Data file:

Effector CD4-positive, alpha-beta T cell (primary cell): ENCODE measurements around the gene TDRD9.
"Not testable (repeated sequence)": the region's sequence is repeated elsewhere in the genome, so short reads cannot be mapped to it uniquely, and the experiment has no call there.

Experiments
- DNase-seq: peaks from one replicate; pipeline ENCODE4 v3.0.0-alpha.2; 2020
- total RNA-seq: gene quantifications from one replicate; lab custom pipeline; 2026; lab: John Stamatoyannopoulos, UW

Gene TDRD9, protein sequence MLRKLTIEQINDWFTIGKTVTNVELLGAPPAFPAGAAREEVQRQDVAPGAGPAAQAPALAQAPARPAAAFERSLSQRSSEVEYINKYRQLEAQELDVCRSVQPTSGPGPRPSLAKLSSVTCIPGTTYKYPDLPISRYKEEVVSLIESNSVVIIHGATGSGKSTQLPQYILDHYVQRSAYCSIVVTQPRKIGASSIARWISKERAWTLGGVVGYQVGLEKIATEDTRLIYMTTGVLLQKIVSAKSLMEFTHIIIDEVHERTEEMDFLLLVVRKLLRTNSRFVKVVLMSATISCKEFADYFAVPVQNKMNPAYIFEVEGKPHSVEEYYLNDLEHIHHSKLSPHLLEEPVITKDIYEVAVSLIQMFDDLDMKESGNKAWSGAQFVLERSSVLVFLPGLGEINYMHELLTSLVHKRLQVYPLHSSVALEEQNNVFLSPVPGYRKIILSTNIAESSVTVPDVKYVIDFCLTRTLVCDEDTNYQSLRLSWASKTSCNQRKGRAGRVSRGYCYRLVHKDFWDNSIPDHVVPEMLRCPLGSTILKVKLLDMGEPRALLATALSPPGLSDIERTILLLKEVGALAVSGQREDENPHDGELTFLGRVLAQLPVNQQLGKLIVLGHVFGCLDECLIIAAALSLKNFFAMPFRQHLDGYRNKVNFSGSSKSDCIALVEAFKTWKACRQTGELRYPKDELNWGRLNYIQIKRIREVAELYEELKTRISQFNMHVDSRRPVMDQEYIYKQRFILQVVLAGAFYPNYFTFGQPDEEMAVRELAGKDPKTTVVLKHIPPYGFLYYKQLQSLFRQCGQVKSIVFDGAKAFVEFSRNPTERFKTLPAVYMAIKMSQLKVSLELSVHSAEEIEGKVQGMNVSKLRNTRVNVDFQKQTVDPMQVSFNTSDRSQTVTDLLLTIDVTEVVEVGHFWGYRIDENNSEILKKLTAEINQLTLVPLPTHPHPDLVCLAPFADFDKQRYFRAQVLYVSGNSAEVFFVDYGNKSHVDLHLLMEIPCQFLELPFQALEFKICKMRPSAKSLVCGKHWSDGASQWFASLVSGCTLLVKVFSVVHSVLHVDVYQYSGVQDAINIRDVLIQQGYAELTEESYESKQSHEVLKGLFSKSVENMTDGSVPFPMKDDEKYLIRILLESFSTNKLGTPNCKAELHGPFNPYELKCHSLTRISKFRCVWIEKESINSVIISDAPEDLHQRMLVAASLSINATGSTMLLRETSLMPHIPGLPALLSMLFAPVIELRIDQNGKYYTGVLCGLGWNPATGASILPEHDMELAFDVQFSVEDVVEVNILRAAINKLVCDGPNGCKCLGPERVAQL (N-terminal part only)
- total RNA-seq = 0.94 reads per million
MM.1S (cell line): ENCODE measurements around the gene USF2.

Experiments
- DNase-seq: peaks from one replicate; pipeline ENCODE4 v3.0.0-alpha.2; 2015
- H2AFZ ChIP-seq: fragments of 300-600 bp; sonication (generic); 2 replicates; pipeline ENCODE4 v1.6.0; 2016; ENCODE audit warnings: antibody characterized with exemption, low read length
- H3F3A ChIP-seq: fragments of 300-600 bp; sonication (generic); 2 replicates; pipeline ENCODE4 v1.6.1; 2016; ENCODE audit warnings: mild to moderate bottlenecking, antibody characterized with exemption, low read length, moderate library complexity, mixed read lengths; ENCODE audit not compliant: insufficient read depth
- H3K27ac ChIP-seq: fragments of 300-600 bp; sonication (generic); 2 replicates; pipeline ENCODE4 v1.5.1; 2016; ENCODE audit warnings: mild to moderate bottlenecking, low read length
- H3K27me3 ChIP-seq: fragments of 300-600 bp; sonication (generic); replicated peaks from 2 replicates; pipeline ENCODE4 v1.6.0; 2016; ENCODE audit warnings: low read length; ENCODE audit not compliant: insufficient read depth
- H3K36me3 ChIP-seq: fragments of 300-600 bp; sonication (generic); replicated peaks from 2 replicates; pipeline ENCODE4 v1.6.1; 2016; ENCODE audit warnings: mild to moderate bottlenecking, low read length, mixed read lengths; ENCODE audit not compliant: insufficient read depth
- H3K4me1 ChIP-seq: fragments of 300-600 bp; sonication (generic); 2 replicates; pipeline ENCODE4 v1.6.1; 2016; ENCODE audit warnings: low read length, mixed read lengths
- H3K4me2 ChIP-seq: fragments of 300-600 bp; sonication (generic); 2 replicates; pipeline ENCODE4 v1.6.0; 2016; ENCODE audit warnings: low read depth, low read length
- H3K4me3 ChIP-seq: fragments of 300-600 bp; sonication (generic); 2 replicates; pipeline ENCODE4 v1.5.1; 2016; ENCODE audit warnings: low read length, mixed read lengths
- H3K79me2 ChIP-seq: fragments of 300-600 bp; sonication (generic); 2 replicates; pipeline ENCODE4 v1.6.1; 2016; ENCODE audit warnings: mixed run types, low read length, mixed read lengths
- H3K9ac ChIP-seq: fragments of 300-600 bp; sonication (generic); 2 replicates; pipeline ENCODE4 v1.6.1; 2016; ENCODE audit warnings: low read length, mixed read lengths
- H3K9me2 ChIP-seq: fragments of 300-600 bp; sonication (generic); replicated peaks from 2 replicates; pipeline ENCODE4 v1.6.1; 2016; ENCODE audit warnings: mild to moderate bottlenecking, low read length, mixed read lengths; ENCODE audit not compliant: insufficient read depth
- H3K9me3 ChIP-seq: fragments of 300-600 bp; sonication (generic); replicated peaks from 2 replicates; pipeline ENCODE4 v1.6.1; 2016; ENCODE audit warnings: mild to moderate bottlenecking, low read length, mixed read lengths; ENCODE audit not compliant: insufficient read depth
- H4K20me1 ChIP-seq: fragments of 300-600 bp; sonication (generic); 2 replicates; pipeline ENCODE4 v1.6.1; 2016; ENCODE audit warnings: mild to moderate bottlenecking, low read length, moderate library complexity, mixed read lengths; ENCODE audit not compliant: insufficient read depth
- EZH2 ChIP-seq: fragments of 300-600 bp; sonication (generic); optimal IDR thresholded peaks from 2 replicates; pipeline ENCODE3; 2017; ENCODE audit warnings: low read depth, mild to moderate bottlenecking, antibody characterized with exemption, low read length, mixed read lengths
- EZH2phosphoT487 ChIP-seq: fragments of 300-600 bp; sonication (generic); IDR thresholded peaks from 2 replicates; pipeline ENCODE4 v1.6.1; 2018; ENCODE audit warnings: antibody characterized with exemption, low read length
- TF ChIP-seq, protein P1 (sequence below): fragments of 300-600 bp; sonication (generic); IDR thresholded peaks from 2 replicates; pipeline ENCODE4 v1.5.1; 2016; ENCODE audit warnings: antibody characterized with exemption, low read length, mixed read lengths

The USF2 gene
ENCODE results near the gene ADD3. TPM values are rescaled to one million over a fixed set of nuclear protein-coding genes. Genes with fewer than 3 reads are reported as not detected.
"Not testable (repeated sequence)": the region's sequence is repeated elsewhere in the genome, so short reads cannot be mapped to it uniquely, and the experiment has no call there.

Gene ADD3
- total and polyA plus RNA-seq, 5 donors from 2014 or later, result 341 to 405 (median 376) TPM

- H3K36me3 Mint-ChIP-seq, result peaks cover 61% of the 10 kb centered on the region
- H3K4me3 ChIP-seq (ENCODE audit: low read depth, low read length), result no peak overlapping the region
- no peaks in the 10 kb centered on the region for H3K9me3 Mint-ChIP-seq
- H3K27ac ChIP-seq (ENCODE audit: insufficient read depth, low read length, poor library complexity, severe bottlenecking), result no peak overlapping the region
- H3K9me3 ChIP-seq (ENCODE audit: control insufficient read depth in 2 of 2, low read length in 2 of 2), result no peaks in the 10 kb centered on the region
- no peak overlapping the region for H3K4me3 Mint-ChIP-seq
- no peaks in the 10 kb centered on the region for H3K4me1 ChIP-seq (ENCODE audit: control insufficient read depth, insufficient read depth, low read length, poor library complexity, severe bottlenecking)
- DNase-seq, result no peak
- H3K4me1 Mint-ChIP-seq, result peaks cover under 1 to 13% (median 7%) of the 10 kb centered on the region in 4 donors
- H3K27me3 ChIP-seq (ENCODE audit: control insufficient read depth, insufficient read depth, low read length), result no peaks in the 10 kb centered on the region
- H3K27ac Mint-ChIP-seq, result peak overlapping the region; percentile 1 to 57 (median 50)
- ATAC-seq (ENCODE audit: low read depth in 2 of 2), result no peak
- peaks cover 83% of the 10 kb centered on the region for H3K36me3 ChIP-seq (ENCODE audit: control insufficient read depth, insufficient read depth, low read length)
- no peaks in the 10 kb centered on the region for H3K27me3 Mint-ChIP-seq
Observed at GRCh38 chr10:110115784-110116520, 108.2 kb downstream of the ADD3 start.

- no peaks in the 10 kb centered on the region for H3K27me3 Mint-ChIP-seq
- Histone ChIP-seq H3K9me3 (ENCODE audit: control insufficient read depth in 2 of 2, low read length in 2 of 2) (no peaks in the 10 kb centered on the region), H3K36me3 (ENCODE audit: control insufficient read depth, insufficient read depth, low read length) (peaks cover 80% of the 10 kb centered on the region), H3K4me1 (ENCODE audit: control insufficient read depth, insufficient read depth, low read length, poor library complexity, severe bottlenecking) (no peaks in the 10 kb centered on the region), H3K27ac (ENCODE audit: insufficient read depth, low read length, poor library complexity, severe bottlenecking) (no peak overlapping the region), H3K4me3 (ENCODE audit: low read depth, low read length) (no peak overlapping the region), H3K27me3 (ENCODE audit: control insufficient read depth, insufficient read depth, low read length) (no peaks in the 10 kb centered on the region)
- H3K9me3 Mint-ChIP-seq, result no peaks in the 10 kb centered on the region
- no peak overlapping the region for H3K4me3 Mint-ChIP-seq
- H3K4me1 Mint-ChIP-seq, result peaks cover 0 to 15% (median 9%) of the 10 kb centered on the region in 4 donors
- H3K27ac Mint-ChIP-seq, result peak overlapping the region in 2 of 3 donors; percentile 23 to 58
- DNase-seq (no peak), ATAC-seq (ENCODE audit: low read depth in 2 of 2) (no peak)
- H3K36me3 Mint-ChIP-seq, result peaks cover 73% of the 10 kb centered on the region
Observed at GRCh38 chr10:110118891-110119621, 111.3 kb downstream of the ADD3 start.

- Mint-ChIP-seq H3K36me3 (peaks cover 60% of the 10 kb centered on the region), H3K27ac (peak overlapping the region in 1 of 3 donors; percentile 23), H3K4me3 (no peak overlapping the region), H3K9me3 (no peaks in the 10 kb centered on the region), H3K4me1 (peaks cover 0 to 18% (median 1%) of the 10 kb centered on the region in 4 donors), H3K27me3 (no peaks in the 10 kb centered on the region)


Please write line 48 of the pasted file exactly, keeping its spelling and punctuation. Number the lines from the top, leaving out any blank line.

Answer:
- Histone ChIP-seq H3K9me3 (ENCODE audit: control insufficient read depth in 2 of 2, low read length in 2 of 2) (no peaks in the 10 kb centered on the region), H3K36me3 (ENCODE audit: control insufficient read depth, insufficient read depth, low read length) (peaks cover 80% of the 10 kb centered on the region), H3K4me1 (ENCODE audit: control insufficient read depth, insufficient read depth, low read length, poor library complexity, severe bottlenecking) (no peaks in the 10 kb centered on the region), H3K27ac (ENCODE audit: insufficient read depth, low read length, poor library complexity, severe bottlenecking) (no peak overlapping the region), H3K4me3 (ENCODE audit: low read depth, low read length) (no peak overlapping the region), H3K27me3 (ENCODE audit: control insufficient read depth, insufficient read depth, low read length) (no peaks in the 10 kb centered on the region)